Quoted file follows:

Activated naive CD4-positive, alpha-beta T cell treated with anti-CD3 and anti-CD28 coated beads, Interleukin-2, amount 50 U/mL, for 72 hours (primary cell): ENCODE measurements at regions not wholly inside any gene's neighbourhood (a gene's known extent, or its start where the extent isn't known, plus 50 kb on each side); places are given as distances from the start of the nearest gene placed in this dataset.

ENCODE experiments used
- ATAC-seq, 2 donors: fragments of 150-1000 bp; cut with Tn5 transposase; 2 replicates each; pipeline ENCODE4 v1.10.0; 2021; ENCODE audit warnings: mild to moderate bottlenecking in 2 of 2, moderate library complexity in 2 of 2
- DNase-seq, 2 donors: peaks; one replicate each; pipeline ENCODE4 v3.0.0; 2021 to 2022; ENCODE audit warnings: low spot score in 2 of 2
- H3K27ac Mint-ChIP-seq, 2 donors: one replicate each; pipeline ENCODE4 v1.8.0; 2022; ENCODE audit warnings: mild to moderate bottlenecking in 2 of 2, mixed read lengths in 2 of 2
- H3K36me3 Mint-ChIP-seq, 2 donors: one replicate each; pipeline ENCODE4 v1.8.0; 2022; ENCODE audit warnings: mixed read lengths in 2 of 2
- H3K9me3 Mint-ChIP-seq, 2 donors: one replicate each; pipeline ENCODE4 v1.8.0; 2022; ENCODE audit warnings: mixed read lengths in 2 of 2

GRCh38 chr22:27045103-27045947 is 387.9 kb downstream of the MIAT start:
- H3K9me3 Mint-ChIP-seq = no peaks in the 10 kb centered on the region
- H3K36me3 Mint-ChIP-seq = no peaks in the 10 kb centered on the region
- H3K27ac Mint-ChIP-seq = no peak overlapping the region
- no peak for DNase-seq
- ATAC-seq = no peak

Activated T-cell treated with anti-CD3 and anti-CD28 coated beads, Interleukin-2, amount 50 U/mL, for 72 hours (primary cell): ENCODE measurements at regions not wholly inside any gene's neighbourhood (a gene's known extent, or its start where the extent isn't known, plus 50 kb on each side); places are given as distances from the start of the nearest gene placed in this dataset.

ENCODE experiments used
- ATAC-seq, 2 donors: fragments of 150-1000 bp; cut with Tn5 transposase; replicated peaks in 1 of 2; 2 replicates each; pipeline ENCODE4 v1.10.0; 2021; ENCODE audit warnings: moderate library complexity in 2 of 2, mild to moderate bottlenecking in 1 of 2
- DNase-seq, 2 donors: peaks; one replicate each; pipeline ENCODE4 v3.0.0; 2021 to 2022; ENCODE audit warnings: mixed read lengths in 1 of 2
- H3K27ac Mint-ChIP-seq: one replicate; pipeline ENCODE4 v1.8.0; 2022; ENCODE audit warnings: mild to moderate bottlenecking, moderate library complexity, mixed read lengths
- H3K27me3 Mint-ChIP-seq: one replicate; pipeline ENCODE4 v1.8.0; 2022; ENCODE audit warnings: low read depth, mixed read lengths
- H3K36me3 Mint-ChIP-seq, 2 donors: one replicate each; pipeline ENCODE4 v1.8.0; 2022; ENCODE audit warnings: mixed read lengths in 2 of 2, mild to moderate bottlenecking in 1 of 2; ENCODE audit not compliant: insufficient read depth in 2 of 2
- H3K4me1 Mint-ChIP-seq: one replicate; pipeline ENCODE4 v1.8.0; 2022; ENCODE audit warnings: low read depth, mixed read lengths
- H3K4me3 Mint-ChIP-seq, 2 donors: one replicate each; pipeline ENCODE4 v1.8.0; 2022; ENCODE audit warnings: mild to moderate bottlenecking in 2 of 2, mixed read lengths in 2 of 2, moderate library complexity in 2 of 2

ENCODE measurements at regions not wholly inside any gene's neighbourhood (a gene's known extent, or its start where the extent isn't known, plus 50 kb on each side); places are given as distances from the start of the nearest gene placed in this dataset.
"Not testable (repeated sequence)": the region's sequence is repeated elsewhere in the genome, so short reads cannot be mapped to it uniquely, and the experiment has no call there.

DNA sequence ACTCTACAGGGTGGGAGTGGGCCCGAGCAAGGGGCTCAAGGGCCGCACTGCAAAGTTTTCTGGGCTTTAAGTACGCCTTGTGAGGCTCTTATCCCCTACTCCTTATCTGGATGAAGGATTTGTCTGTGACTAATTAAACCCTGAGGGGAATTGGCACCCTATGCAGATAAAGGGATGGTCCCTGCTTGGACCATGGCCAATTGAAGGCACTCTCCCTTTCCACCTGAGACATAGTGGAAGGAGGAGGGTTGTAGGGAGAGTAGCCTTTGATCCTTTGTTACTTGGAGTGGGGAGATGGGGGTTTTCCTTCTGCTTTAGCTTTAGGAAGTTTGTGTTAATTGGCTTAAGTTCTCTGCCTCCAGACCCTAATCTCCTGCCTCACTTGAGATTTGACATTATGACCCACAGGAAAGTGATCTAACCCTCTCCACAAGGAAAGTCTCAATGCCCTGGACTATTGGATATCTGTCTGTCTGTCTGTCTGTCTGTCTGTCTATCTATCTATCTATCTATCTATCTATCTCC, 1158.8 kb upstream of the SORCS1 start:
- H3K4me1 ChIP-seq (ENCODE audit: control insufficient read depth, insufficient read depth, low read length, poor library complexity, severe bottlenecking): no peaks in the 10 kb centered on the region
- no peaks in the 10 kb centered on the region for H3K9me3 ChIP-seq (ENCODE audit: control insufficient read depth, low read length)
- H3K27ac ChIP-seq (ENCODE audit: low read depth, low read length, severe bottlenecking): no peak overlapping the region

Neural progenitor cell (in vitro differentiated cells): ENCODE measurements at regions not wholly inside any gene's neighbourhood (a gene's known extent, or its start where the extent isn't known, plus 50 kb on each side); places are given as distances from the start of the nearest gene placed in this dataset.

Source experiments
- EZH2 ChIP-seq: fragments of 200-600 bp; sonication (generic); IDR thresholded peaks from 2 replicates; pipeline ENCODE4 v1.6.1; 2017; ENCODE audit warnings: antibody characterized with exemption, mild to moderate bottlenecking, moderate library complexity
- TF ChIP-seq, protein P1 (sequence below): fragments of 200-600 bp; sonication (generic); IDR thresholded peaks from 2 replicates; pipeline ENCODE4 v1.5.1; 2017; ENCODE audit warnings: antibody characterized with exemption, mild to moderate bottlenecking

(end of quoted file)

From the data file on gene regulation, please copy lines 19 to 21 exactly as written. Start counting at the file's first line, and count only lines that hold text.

- H3K27me3 Mint-ChIP-seq: one replicate; pipeline ENCODE4 v1.8.0; 2022; ENCODE audit warnings: low read depth, mixed read lengths
- H3K36me3 Mint-ChIP-seq, 2 donors: one replicate each; pipeline ENCODE4 v1.8.0; 2022; ENCODE audit warnings: mixed read lengths in 2 of 2, mild to moderate bottlenecking in 1 of 2; ENCODE audit not compliant: insufficient read depth in 2 of 2
- H3K4me1 Mint-ChIP-seq: one replicate; pipeline ENCODE4 v1.8.0; 2022; ENCODE audit warnings: low read depth, mixed read lengths